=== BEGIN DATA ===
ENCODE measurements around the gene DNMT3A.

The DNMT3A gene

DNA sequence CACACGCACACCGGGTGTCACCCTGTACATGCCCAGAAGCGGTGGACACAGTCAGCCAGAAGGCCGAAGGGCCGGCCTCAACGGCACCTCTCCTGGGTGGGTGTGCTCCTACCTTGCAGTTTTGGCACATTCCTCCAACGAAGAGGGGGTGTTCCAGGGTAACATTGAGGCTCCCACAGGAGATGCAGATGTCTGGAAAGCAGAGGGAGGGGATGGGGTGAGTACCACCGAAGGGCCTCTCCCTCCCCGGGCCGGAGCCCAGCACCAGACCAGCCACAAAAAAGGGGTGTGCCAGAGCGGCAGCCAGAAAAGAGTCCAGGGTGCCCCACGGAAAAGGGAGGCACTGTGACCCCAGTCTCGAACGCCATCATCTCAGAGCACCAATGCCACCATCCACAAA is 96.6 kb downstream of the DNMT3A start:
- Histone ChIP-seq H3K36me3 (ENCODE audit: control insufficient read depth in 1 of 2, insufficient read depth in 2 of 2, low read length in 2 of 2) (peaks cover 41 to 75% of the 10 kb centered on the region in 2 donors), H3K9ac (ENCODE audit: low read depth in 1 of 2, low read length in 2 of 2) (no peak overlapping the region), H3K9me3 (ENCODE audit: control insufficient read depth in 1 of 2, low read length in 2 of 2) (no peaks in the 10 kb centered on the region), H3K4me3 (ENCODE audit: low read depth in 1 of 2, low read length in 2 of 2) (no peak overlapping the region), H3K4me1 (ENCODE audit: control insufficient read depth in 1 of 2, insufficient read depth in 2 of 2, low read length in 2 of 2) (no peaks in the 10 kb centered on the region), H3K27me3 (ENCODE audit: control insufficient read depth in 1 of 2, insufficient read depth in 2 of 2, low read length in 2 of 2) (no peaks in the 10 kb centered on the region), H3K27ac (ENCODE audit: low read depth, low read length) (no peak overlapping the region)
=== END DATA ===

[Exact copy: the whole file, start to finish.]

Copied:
ENCODE measurements around the gene DNMT3A.

The DNMT3A gene

DNA sequence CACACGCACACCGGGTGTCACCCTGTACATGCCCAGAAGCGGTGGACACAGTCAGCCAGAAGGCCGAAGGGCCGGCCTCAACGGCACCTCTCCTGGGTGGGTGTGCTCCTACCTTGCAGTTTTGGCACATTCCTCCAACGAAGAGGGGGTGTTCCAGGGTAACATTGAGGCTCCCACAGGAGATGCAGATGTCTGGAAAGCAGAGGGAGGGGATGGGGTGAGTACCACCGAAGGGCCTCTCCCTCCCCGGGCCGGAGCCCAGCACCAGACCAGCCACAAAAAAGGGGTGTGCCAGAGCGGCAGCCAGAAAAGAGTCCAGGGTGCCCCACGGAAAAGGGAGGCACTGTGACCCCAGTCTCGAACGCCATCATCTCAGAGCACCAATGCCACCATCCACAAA is 96.6 kb downstream of the DNMT3A start:
- Histone ChIP-seq H3K36me3 (ENCODE audit: control insufficient read depth in 1 of 2, insufficient read depth in 2 of 2, low read length in 2 of 2) (peaks cover 41 to 75% of the 10 kb centered on the region in 2 donors), H3K9ac (ENCODE audit: low read depth in 1 of 2, low read length in 2 of 2) (no peak overlapping the region), H3K9me3 (ENCODE audit: control insufficient read depth in 1 of 2, low read length in 2 of 2) (no peaks in the 10 kb centered on the region), H3K4me3 (ENCODE audit: low read depth in 1 of 2, low read length in 2 of 2) (no peak overlapping the region), H3K4me1 (ENCODE audit: control insufficient read depth in 1 of 2, insufficient read depth in 2 of 2, low read length in 2 of 2) (no peaks in the 10 kb centered on the region), H3K27me3 (ENCODE audit: control insufficient read depth in 1 of 2, insufficient read depth in 2 of 2, low read length in 2 of 2) (no peaks in the 10 kb centered on the region), H3K27ac (ENCODE audit: low read depth, low read length) (no peak overlapping the region)